I hadn’t appeared on a radio show since I was a senior in high school, when a group of AP English classmates and I were interviewed about classic books, or writing poetry, or… something pseudo-literary like that. Considering it was thirty-five years ago, my recollection of the experience remained vague. All I remember was being a bit nervous and not saying much, surely to the surprise of any tuned-in teachers who were weary of issuing demerits to shut me up in class.
Who’d have guessed that public speaking was far more intimidating than muttering wisecracks from the back of a classroom? Whether or not I pulled it off or—more likely—nose-dived, was especially a blur, since my friends and I listened to the recorded session from a car in the parking lot at Charlie’s Blind Pig bar.
Being asked to solo-guest for a live radio gig, at age fifty-two, proved to be even more frightening. Video may have killed the radio star, yet I feared no video would be necessary to kill my midlife radio career. All it would take was two hours of stuttering, stammering, and awkward silence.
I’d been invited to appear on “The Theme Park,” a two-hour Sunday morning show on WXUT, the radio station of The University of Toledo. The co-hosts, Vicki Kroll and Tim Sanderson, had been doing this show together for eleven years. They were old pros, but in their decade-long DJ gig, they had never before had a guest. If I bombed, I guessed I’d be both their first and their last.
A 10 a.m. to noon slot wasn’t promising for someone who was generally just dragging herself out of bed at ten on a Sunday morning. I managed to down one Diet Coke on the drive to the station and finished off two more in the first hour. Still, I felt undercaffeinated and foggy. I hoped my fear-fueled adrenalin would carry me through.
“So, tell us about The 52/52 Project,” Vicki said, starting off the show. Probably a logical question most people would have anticipated and prepared for. My jaw hung open. “Umm,” I replied. I shook off my trepidation, gathered my wits, and followed up quickly with another thoughtful, “Umm.”
But Vicki and Tim’s expertise soon helped calm my nerves, brushing over much of my stuttering and stammering, and filling any awkward moments of silence that would have remained if I were left fully to my own devices.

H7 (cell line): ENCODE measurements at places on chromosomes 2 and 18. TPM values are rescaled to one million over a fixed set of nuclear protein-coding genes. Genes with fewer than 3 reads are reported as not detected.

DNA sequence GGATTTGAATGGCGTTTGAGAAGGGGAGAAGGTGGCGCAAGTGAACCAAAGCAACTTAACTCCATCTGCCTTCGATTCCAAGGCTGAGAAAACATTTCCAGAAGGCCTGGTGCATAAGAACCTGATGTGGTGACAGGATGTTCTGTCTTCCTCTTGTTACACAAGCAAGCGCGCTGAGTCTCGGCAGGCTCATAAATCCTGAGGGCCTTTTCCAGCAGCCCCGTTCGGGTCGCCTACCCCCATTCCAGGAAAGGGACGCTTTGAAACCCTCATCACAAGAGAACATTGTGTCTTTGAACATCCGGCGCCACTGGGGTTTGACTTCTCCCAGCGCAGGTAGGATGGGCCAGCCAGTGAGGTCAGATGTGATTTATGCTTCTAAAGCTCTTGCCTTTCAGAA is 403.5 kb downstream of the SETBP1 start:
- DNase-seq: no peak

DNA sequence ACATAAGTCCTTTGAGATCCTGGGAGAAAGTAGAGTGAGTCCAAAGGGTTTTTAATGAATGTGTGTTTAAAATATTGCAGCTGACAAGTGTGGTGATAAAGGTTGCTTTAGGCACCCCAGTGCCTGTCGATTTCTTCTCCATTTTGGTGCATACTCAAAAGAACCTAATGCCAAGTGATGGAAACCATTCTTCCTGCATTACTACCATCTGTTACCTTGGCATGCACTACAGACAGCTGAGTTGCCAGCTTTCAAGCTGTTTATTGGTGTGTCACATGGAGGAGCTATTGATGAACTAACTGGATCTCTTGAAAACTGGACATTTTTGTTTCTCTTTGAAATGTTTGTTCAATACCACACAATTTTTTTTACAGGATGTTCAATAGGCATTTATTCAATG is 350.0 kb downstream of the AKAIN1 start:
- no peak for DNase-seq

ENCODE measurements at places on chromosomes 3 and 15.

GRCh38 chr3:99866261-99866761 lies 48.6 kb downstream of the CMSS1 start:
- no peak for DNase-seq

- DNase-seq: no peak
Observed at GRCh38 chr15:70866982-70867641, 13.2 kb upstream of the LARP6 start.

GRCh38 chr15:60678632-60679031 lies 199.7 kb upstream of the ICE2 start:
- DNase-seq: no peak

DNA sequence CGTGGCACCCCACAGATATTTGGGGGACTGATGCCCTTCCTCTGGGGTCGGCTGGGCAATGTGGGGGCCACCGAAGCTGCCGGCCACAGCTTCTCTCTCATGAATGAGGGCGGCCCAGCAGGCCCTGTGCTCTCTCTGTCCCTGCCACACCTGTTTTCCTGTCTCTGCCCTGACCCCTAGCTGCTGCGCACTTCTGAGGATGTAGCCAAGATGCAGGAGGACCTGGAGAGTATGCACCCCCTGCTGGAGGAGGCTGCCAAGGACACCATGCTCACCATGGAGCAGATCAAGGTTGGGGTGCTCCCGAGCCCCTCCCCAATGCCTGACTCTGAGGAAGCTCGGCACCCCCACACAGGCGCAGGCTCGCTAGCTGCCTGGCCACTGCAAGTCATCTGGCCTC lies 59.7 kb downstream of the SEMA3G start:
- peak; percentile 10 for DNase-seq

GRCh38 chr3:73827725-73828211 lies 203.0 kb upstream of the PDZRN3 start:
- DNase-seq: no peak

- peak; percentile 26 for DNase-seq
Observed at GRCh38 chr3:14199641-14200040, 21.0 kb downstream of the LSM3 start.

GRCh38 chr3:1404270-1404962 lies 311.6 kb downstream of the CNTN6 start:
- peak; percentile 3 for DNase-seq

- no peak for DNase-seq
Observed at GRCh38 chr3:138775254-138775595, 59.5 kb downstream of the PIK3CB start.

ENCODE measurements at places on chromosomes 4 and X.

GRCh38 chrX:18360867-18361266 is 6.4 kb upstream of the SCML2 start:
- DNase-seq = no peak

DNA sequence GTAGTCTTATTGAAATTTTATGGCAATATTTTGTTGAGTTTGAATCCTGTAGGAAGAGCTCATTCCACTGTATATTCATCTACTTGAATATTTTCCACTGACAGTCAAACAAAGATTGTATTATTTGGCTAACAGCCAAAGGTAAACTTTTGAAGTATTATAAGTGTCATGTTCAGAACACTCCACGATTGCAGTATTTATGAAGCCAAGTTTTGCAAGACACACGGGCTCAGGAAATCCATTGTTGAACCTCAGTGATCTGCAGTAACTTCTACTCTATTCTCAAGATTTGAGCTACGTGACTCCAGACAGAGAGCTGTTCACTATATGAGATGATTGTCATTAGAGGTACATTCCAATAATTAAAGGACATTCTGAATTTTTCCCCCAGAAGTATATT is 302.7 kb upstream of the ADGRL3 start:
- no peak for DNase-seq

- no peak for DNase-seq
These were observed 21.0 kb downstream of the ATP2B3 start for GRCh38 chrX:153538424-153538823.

And, holy hell, were the two of them fun—and funny!
Since it was primarily a music show, I fortunately didn’t have to fill the whole two hours with clever variations of “Umm.”
Each week’s show centered on a particular theme, so we chose songs related to The 52/52 Project. Thanks to Vicki and Tim’s imagination and extensive music collection, we featured a diverse assortment of both popular and obscure songs. Some were tied into specific experiences, such as “Talk to the Animals” by Sammy Davis Jr. (for my upcoming zoo-keeper stint), “Wedding Bell Blues” by the Fifth Dimension (wedding-crashing), and even a snippet from The Karate Kid: “Wax on, Wax off” (let’s hear it for my Brazilian).
Others related more generally to The 52/52 Project, including “I Wouldn't Normally Do This Kind of Thing” by the Pet Shop Boys, “Dare to Be Stupid” by Weird Al Yankovic, and “Undignified Ways to Die” by Bob and Tom.
Over my two-hour radio gig, I made my share of newbie mistakes, including talking to the co-hosts when I mistakenly thought our microphones were off. *sigh*
And, I’d forgotten that the online audio stream was indeed accompanied by a slightly blurry video of the three of us sitting in the station. My mother told me later that she lost count of how many times I adjusted my bra straps.
Yet still, I sensed my on-air presence got better as I went. The caffeine gradually kicked in, and as I delved into my specific experiences from the past several months, I managed a handful of articulate sentences and even a few witty comments.
As we walked to our cars in the parking lot, I called it a success.
I’d ventured outside my comfort zone and tackled my fear of public speaking, albeit in front of a mostly invisible audience.
I only hoped listeners enjoyed the radio show nearly as much as I did. A few people have graciously told me I did A-OK.
But, if anyone viewing the live stream watched me stammer and—hypothetically speaking—pick my nose? Please know I could gladly go my whole life without that news being broadcast.
On-air speaking--frightening or not? How do you quell your nerves? What's the biggest faux pas you've ever made in public?